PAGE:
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CNJ #1601 posted:
Dave_C posted:

 Joe, really nice job on the Rutland car. Can you comment on the chalk marks. Nice detail touch that really adds to the look of the car.  I've done a couple of cars with some Clover House dry transfers. Are these commercial products your using or are you doing these free hand ?

Thanks, Dave!  I make the chalk marks free hand with a combination of white or light gray colored pencils sharpened to a fine point.

I was just recently thinking of posting a question about this   What are the chalk markings?  Who would have written and what message etc.  Also the wooden placards, what for? In old photos and videos they seem to usually not have any postings on them and are surprisingly often well painted. 

pennsy484 posted:
CNJ #1601 posted:
Dave_C posted:

 Joe, really nice job on the Rutland car. Can you comment on the chalk marks. Nice detail touch that really adds to the look of the car.  I've done a couple of cars with some Clover House dry transfers. Are these commercial products your using or are you doing these free hand ?

Thanks, Dave!  I make the chalk marks free hand with a combination of white or light gray colored pencils sharpened to a fine point.

I was just recently thinking of posting a question about this   What are the chalk markings?  Who would have written and what message etc.  Also the wooden placards, what for? In old photos and videos they seem to usually not have any postings on them and are surprisingly often well painted. 

Hey Jeff, I just saw your post above from last night.  Click on the links below to read some info from the web regarding chalk marks and placards...

Chalk marks and route cards

Old Time Trains-Chalk it Up

Last edited by CNJ #1601

In regards to the tack boards, the large ones on the car doors were usually for shippers information and fragile or "Do Not Hump" signs. The smaller tack boards on the side sills were for clean out tags, shop tags, or weigh cards.   As to the chalk marking, we called them pool marks and were used by car inspectors to show that that car had been inspected at a certain date by a particular inspector. These marks were at the ends of the cars and had a cross thrrough them. You could also leave a note to another inspector as to stop bleeding the cars at that point or to have a second look at a possible problem with that car. I also would chalk an arrow pointing to the bleed rod to make it easier to see at night. Later we used white spray paint for this and also to paint the tops of the angle cock handles for the same reason.

Joe A. and YardRat, thank you, great info! 

It seems that in the old videos and photos of full out trains there are no cards on the boards.  Maybe I just never really look quite close enough.  Would the cards usually get removed before the train hit the main line?  

YardRat, you said "inspected at a certain date by a particular inspector. These marks were at the ends of the cars and had a cross through them", so initials and date would be a prototypical thing to scribble?  Also, sorry for being dense, but can you elaborate on "a cross through them".  Do you mean that one guy would inspect and write it, then someone else downstream would check it off by crossing through it?  Or is that at next inspection the guy putting his initials and date would cross off the previous marking?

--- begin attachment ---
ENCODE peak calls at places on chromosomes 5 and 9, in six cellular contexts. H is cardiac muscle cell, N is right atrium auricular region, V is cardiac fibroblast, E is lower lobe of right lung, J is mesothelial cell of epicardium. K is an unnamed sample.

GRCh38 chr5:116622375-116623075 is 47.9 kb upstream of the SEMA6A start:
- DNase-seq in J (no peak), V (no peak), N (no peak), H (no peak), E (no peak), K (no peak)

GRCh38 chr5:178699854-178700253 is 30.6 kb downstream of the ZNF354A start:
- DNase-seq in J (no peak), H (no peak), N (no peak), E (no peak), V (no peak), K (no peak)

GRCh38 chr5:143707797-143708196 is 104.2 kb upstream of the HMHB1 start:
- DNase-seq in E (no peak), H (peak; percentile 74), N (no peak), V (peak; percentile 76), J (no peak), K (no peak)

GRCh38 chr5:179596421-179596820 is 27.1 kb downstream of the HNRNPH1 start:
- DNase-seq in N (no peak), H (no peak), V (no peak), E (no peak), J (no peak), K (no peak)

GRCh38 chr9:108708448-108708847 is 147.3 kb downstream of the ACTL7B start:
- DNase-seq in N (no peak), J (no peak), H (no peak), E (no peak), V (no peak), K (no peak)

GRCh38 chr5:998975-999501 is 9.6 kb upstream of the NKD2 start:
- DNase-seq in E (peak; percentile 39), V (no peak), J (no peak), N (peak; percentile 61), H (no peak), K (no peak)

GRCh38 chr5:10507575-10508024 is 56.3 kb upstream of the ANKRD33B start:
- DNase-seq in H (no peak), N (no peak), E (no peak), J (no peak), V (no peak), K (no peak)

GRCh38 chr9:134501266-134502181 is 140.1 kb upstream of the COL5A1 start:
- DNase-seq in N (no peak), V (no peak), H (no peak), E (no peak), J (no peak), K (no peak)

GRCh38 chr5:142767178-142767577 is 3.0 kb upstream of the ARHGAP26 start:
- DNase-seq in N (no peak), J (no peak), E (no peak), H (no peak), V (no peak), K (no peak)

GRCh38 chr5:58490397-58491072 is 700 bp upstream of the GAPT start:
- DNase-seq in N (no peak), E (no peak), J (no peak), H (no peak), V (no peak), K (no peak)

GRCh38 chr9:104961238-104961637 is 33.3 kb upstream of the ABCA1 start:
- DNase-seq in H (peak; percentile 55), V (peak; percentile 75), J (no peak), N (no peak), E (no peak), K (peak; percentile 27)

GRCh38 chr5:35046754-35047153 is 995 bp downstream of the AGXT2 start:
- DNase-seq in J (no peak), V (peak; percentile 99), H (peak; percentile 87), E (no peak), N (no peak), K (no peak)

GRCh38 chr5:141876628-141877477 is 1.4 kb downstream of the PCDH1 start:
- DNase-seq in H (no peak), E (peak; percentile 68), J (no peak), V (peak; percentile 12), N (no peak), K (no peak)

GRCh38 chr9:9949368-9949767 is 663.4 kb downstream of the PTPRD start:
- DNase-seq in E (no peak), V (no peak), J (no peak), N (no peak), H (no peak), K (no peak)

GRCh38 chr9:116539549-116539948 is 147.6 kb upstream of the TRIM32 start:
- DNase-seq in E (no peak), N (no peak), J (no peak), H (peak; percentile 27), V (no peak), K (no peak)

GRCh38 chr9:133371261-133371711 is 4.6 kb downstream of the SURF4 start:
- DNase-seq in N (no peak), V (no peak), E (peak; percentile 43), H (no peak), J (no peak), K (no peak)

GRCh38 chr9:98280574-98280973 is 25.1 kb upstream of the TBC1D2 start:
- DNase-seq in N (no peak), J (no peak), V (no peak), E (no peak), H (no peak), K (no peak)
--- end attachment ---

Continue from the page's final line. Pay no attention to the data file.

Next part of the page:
Finally, why do I care so much about these things?  You guys understand that as well I am sure.  

Jeff, The cards would stay on the cars once the train hit the main with the exception of shop tags. Those cars would be required by the FRA to be repaired at the point where shopped or if on the road (main) at the nearest location.  The chalk marked cross or X would have the inspectors initials, pool mark, date and location one in each of the four quadrants of the cross .  This was used for that particular yard's use only, it didn't mean much once the car left that yard.  A new pool mark would be added at the next terminal usually next to the previous one and it would start all over again. This pool mark system was in use when I hired on in the mechanical department in 1974 with Penn Central. With Conrail in the early eighties we no longer used this system unless some one missed something big and it caused a major derailment. Then we would break out the chalk and start pool marking again.  Eventually we were instructed to use a form (CRB-8 if I recall) and provide the first and last car numbers in our section of each train we inspected. We were wholly responsible for those cars.    Glad to help out, and yes I do understand trying to be as prototypical as possible.

270288D1-FE96-4F26-B42E-83C3815A7C2F5A965B65-17D4-4467-8120-DABA7F0A82F9Will Ebbert posted:
LoganUP1982 posted:

1BECCC20-20F6-4303-8016-4A972491EAEE69C6A13C-B603-41BA-8406-863AB038C769Time to paint and install

Were those pilots 3D printed? Where did you get them? Also the pictures are no longer available.

Sorry the image is no longer available, I’ll try to repost it. They are 3D printed, and I got them from Shapeways. Here is the link to the forum talking about it.

https://ogrforum.ogaugerr.com/...ilots-for-mth-es44ac

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 Kadees on Lionel 21" Challenger Passenger Cars using the pre-drilled holes and the included bracket....

Kadee Gap

Kadees mounted 3/16" back from OEM drilled holes....
20190123_200653

This were the first two cars I did.  Later cars I set the new mounting hole back 1/4" and the diaphragms touch perfectly.  BTW the diaphragms have a great deal of give or sponginess.  They compress very easily.  These are very nice cars, and with a little work (paint interior, add passengers and a few details) these cars will be awesome!

 

 

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Images (2)
  • Kadee Gap
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